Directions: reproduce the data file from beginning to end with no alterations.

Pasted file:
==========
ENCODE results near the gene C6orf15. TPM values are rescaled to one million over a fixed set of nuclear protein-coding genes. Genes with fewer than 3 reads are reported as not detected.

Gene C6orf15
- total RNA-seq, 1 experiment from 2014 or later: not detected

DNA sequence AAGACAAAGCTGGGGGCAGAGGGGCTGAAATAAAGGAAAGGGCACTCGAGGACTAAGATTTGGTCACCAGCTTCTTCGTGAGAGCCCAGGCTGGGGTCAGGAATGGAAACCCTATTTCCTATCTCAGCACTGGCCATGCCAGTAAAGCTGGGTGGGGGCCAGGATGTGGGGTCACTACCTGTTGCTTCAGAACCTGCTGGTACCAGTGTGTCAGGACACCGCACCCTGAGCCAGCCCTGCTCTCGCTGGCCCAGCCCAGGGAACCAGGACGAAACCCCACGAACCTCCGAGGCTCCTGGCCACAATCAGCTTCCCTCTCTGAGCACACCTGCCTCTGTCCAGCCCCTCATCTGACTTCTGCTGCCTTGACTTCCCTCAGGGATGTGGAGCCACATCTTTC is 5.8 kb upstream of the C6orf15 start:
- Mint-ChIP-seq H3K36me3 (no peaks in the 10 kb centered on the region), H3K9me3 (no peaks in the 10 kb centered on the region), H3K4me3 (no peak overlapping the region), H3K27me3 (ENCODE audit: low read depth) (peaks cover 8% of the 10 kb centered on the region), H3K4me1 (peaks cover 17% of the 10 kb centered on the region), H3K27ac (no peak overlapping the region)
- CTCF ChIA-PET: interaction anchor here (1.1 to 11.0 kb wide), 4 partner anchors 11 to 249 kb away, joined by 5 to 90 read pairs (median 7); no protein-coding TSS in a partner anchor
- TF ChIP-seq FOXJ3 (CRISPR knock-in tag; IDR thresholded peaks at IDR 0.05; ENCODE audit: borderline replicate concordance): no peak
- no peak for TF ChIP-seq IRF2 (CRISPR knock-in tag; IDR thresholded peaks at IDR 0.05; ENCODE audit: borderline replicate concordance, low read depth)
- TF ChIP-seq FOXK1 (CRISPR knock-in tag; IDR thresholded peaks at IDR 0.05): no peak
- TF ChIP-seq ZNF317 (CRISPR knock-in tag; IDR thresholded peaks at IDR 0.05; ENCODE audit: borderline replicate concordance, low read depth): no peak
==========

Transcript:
ENCODE results near the gene C6orf15. TPM values are rescaled to one million over a fixed set of nuclear protein-coding genes. Genes with fewer than 3 reads are reported as not detected.

Gene C6orf15
- total RNA-seq, 1 experiment from 2014 or later: not detected

DNA sequence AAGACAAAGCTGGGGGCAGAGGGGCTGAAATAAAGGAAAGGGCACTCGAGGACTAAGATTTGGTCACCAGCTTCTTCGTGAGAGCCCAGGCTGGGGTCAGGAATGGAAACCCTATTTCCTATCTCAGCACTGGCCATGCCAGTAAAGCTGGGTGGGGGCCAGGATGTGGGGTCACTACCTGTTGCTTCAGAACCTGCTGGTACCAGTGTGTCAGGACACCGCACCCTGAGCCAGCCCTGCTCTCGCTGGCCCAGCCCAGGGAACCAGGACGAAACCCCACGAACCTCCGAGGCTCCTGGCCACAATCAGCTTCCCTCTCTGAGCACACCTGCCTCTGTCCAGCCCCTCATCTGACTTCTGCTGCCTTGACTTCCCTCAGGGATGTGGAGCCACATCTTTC is 5.8 kb upstream of the C6orf15 start:
- Mint-ChIP-seq H3K36me3 (no peaks in the 10 kb centered on the region), H3K9me3 (no peaks in the 10 kb centered on the region), H3K4me3 (no peak overlapping the region), H3K27me3 (ENCODE audit: low read depth) (peaks cover 8% of the 10 kb centered on the region), H3K4me1 (peaks cover 17% of the 10 kb centered on the region), H3K27ac (no peak overlapping the region)
- CTCF ChIA-PET: interaction anchor here (1.1 to 11.0 kb wide), 4 partner anchors 11 to 249 kb away, joined by 5 to 90 read pairs (median 7); no protein-coding TSS in a partner anchor
- TF ChIP-seq FOXJ3 (CRISPR knock-in tag; IDR thresholded peaks at IDR 0.05; ENCODE audit: borderline replicate concordance): no peak
- no peak for TF ChIP-seq IRF2 (CRISPR knock-in tag; IDR thresholded peaks at IDR 0.05; ENCODE audit: borderline replicate concordance, low read depth)
- TF ChIP-seq FOXK1 (CRISPR knock-in tag; IDR thresholded peaks at IDR 0.05): no peak
- TF ChIP-seq ZNF317 (CRISPR knock-in tag; IDR thresholded peaks at IDR 0.05; ENCODE audit: borderline replicate concordance, low read depth): no peak